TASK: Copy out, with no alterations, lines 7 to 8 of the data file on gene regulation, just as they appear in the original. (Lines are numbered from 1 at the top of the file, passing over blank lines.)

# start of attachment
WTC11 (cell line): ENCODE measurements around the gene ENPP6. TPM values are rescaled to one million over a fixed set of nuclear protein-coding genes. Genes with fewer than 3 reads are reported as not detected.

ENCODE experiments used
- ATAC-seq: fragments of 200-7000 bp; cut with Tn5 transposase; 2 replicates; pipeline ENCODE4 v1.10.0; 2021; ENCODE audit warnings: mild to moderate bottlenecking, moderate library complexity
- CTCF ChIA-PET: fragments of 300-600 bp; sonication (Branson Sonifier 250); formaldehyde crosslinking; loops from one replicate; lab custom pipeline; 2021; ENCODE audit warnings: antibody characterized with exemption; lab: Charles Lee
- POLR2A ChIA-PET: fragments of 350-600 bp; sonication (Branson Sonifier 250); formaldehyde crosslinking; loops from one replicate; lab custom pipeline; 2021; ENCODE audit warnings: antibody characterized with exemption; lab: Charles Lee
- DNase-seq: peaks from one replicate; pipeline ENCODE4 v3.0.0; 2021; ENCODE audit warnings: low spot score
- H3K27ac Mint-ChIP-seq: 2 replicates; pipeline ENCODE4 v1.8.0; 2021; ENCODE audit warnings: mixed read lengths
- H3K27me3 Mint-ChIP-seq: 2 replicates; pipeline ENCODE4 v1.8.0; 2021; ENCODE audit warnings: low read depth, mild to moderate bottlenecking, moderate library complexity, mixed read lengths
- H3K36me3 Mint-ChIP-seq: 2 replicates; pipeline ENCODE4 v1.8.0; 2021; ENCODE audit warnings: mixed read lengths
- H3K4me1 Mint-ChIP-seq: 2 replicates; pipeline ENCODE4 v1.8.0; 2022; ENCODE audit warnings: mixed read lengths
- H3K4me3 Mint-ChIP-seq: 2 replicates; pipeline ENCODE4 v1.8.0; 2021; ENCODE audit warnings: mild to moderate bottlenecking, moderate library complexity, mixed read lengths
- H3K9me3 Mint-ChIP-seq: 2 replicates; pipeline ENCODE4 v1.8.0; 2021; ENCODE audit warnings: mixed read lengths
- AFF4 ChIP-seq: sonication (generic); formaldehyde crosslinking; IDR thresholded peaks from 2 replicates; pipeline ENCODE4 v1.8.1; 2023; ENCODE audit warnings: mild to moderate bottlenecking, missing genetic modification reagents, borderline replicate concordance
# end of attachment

- H3K27ac Mint-ChIP-seq: 2 replicates; pipeline ENCODE4 v1.8.0; 2021; ENCODE audit warnings: mixed read lengths
- H3K27me3 Mint-ChIP-seq: 2 replicates; pipeline ENCODE4 v1.8.0; 2021; ENCODE audit warnings: low read depth, mild to moderate bottlenecking, moderate library complexity, mixed read lengths